Cost of living challenges and the energy crisis are impacting consumers' appetite for taking greater sustainable action in their personal lives, yet people remain positive toward more sustainable living, particularly in relation to windfarms, electric vehicles, recycling, reducing food waste and plastic use, according to the AIB Sustainability Survey, carried out by Amárach.
More than half (56%) of those surveyed mentioned cost as the first barrier preventing people from making more sustainable changes in their personal lives. Only four in ten consumers feel sustainability is really important to them in their daily lives, the lowest level recorded since 2019, when it was six in 10. Only three in 10 say they take meaningful actions to live sustainably, with those over 55 most likely to do so. More than 40% of those over 55 state they take meaningful action to live sustainably compared with 20% in the 18-34 age group and 30% in the 35 to 54 group.
Using renewable electricity sources and reducing flights are the most popular high impact actions taken to reduce CO2 emissions, with 39% saying they are already using electricity produced from renewable energy and 33% saying they are already taking one flight less a year.
Among the high impact sustainability changes, giving up meat or cars are the least considered actions with 60% saying they would not consider switching to a vegan or vegetarian diet, and 60% saying they would not consider living without a car.
However, just over half of those surveyed supported EU plans to stop the production of petrol and diesel cars by 2035. Separately, 46% agreed that they would be driving less by 2030, while 41% agreed they would be switching to electric vehicles by 2030. The research found that almost nine in ten have at least one car in their household. Among those who do, one fifth already have an electric or hybrid vehicle.
Seventy per cent are recycling or composting everything they can, 62% are using more energy efficient appliances, while 61% believe their homes would need a deep retrofit to significantly improve its energy efficiency, according to the research.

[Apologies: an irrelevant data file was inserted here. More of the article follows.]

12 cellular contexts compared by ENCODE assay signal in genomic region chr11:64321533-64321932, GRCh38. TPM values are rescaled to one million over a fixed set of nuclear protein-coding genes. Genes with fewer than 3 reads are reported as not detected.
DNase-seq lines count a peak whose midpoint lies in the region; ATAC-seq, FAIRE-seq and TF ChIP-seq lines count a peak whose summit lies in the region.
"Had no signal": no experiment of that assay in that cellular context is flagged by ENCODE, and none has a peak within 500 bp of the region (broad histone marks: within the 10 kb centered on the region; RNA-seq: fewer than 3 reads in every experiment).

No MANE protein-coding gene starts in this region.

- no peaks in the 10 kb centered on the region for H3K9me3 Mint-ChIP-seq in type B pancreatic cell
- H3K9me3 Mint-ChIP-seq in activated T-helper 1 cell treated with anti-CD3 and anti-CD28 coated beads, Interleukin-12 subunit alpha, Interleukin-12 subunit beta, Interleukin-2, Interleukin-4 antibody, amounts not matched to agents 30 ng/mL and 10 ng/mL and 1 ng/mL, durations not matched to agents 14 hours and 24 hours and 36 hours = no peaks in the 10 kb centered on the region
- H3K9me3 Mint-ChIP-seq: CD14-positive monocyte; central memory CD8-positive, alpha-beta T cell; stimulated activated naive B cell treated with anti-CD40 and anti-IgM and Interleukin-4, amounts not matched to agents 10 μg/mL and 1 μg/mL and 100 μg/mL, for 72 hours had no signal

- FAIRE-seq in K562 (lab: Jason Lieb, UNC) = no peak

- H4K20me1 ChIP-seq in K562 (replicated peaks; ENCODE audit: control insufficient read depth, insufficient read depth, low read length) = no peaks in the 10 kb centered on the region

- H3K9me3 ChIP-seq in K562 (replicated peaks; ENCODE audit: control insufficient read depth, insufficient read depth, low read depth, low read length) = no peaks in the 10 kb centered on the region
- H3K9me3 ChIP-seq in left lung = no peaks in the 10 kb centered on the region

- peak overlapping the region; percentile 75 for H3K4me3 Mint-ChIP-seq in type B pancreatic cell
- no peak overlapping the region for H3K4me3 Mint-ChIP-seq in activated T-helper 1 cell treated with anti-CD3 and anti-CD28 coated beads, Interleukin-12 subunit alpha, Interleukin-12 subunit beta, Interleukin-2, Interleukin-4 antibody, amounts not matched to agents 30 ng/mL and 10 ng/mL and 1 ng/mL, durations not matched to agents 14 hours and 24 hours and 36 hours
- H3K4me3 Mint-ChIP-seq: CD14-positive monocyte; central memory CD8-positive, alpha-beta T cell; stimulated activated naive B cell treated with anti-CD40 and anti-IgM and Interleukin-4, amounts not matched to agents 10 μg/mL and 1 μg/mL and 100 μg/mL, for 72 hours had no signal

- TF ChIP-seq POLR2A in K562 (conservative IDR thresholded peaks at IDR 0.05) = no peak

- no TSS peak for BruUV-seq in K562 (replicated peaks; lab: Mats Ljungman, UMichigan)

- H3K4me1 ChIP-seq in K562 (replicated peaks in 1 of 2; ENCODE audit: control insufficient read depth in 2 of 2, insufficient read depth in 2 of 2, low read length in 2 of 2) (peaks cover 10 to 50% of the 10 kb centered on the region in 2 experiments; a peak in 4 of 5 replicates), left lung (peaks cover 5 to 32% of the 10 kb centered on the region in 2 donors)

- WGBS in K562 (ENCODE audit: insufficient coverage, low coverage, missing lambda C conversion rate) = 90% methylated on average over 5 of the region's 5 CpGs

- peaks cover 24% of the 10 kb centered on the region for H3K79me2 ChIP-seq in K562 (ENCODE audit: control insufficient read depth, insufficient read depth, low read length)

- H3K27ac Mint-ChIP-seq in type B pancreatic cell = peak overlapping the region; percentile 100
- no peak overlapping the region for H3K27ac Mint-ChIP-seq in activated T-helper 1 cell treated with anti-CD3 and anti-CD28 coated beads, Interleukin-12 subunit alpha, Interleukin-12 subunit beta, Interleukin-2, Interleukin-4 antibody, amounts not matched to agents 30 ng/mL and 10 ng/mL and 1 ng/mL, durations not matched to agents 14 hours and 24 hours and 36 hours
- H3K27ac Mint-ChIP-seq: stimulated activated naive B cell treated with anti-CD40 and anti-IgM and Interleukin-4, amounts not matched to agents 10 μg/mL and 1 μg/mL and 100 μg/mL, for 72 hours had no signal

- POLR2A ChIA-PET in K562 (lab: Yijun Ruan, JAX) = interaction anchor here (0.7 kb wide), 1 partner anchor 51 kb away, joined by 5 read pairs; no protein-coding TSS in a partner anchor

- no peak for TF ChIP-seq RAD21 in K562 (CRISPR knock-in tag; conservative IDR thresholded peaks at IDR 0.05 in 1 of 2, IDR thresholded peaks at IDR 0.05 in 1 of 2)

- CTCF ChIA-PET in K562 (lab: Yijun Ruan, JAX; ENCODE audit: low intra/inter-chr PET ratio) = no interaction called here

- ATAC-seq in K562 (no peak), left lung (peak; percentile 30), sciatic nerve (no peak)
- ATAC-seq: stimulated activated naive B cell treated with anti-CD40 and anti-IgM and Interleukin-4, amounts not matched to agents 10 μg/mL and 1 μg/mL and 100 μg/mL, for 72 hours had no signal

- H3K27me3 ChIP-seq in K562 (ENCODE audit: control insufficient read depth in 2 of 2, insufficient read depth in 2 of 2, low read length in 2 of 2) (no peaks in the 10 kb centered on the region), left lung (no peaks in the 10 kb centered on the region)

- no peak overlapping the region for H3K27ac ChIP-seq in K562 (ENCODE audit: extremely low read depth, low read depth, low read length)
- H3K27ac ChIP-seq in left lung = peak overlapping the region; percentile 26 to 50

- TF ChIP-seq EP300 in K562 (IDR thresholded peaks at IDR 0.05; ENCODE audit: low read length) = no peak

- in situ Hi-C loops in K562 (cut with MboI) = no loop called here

AIB chief sustainability and corporate affairs officer Mary Whitelaw said, "It is heartening to see that this new research shows that consumers still have a positive view of sustainability despite cost of living challenges, particularly the cost of energy. It is also positive to see that 15% of consumers are planning to take out a loan related to a green product over the next 12 months. At AIB we support our personal customers by offering lower-cost green mortgages for customers buying energy efficient homes with a building energy rating of B3 or higher. This helps them save on their energy bills and reduce their loan repayments, while also saving the planet. We also offer discounted green personal loans to fund green actions like the installation of solar panels, the provision of insulation, or the purchase of an electric vehicle."
Amárach chairman Gerard O'Neill said, "Consumers recognise the importance of environmentally conscious purchasing decisions and are knowledgeable about sustainability related terms. Many recognise that they have done the 'easy stuff' such as recycling and using energy efficient bulbs, but now have to consider the 'harder stuff' such as insulation, greener transport and solar panels. It is worth noting this research shows there is widespread belief among consumers about the need to retrofit to improve the energy efficiency of their home, but most are unaware of schemes available and only a minority of those have checked if they qualify."
The survey also found the view on who has most responsibility for reducing the impact of climate change is evolving, with 72% saying government has most responsibility for driving behaviour to tackle the environmental crisis, up nine points on 2021, while 57% say the most responsibility lies with individuals, down from 61%. The survey also found that 49% say big business has a responsibility to tackle environmental issues, unchanged on 2021.
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